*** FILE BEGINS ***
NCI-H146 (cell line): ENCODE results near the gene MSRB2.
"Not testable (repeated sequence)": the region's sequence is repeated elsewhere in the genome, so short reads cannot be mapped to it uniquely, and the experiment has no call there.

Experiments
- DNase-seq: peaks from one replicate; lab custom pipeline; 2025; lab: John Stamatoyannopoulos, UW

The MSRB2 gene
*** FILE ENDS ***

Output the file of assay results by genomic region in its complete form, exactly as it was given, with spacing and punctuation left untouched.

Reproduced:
NCI-H146 (cell line): ENCODE results near the gene MSRB2.
"Not testable (repeated sequence)": the region's sequence is repeated elsewhere in the genome, so short reads cannot be mapped to it uniquely, and the experiment has no call there.

Experiments
- DNase-seq: peaks from one replicate; lab custom pipeline; 2025; lab: John Stamatoyannopoulos, UW

The MSRB2 gene